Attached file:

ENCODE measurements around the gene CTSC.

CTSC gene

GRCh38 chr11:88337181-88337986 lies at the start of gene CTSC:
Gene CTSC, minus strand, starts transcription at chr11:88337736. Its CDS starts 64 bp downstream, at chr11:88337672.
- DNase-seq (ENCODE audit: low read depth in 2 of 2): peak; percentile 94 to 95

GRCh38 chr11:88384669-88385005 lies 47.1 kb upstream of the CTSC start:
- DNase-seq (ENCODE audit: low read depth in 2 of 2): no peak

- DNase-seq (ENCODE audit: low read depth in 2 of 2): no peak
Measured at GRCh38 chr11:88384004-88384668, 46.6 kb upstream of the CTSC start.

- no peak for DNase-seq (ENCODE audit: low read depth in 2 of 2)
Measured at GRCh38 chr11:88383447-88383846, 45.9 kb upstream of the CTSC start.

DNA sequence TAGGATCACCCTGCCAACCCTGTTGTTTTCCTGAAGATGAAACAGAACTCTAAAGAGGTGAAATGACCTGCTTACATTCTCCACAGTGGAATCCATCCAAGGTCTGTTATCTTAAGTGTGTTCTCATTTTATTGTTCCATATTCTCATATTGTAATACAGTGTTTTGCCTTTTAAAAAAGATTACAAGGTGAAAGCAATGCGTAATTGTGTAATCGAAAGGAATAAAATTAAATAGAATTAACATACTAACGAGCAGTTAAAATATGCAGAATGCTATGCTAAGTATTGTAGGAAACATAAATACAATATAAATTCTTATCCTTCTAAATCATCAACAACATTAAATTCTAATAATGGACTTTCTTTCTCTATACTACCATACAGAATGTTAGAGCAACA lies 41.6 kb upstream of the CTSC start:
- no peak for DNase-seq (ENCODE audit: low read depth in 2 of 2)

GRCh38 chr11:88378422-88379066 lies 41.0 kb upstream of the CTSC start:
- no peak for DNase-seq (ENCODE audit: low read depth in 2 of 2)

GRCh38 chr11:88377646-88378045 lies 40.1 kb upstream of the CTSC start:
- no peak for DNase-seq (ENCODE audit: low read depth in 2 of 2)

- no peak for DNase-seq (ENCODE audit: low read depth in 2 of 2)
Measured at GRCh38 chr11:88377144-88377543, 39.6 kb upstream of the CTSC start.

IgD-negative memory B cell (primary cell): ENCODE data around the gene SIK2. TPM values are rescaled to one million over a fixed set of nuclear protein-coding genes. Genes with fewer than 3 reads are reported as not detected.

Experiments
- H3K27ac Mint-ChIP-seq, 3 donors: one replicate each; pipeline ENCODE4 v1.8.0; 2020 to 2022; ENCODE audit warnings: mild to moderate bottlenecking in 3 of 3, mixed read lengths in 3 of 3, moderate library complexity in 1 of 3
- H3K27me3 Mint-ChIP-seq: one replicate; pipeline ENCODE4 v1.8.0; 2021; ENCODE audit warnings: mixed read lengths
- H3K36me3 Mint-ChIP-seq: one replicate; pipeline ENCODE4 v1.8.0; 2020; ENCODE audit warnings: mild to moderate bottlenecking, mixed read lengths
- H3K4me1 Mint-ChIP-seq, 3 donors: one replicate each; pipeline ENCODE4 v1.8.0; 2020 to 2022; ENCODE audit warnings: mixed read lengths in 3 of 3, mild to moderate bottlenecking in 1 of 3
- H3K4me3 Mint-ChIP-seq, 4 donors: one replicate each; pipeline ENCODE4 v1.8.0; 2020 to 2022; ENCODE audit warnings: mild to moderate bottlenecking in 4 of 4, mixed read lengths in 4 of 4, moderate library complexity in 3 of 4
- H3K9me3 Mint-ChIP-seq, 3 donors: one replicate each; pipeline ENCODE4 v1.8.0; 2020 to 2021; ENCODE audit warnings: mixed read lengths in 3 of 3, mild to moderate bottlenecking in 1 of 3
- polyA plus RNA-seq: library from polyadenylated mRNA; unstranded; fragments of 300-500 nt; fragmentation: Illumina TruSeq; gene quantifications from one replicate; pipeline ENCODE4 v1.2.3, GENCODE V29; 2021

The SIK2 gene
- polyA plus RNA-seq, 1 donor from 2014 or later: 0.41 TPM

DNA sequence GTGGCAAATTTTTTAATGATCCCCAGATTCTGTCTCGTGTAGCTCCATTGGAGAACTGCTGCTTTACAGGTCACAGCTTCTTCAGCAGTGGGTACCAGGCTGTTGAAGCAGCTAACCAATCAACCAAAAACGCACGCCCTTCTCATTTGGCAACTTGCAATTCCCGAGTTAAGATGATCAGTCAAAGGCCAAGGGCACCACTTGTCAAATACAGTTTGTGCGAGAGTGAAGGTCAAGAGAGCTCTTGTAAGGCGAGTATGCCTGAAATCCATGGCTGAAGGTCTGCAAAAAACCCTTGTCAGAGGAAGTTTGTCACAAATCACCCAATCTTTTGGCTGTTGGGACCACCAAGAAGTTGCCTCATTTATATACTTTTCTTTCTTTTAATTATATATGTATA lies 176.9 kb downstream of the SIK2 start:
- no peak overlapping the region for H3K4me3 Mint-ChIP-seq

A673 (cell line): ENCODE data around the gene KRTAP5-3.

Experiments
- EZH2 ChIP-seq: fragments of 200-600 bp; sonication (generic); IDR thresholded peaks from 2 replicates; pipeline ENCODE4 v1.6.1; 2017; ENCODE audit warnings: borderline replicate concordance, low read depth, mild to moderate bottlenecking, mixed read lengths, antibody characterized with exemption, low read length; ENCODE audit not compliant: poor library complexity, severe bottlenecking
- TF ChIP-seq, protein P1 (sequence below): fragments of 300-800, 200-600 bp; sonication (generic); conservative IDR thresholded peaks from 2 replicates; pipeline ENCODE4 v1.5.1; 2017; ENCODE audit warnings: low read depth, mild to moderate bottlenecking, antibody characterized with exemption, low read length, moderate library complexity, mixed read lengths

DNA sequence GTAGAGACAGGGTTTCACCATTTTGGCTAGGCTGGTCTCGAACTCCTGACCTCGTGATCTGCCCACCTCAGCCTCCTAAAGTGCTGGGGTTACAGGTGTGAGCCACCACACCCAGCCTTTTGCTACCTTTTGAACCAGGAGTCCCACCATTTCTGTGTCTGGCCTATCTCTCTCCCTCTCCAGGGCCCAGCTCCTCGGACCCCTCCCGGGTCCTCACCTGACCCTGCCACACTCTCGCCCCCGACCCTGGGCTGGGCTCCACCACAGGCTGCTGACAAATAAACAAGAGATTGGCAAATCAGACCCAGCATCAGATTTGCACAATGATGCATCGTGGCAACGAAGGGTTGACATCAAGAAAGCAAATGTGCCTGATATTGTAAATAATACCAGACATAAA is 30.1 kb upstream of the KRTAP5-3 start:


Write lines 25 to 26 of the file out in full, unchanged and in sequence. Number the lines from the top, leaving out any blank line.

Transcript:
- H3K4me1 Mint-ChIP-seq, 3 donors: one replicate each; pipeline ENCODE4 v1.8.0; 2020 to 2022; ENCODE audit warnings: mixed read lengths in 3 of 3, mild to moderate bottlenecking in 1 of 3
- H3K4me3 Mint-ChIP-seq, 4 donors: one replicate each; pipeline ENCODE4 v1.8.0; 2020 to 2022; ENCODE audit warnings: mild to moderate bottlenecking in 4 of 4, mixed read lengths in 4 of 4, moderate library complexity in 3 of 4